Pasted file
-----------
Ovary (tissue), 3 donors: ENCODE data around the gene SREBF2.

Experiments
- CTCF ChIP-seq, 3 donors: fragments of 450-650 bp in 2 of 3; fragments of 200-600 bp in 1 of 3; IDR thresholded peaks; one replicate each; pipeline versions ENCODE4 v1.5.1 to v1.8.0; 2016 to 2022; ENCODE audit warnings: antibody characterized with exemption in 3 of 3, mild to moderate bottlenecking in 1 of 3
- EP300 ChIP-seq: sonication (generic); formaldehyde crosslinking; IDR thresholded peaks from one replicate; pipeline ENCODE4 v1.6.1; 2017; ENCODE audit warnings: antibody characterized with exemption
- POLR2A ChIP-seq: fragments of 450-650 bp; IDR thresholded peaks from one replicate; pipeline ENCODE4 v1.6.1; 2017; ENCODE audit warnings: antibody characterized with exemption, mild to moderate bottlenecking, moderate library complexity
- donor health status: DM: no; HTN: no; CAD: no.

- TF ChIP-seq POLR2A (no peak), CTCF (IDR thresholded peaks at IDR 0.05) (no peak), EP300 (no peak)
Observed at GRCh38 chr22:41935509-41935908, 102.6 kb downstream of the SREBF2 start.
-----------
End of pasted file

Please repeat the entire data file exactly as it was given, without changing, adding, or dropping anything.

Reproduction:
Ovary (tissue), 3 donors: ENCODE data around the gene SREBF2.

Experiments
- CTCF ChIP-seq, 3 donors: fragments of 450-650 bp in 2 of 3; fragments of 200-600 bp in 1 of 3; IDR thresholded peaks; one replicate each; pipeline versions ENCODE4 v1.5.1 to v1.8.0; 2016 to 2022; ENCODE audit warnings: antibody characterized with exemption in 3 of 3, mild to moderate bottlenecking in 1 of 3
- EP300 ChIP-seq: sonication (generic); formaldehyde crosslinking; IDR thresholded peaks from one replicate; pipeline ENCODE4 v1.6.1; 2017; ENCODE audit warnings: antibody characterized with exemption
- POLR2A ChIP-seq: fragments of 450-650 bp; IDR thresholded peaks from one replicate; pipeline ENCODE4 v1.6.1; 2017; ENCODE audit warnings: antibody characterized with exemption, mild to moderate bottlenecking, moderate library complexity
- donor health status: DM: no; HTN: no; CAD: no.

- TF ChIP-seq POLR2A (no peak), CTCF (IDR thresholded peaks at IDR 0.05) (no peak), EP300 (no peak)
Observed at GRCh38 chr22:41935509-41935908, 102.6 kb downstream of the SREBF2 start.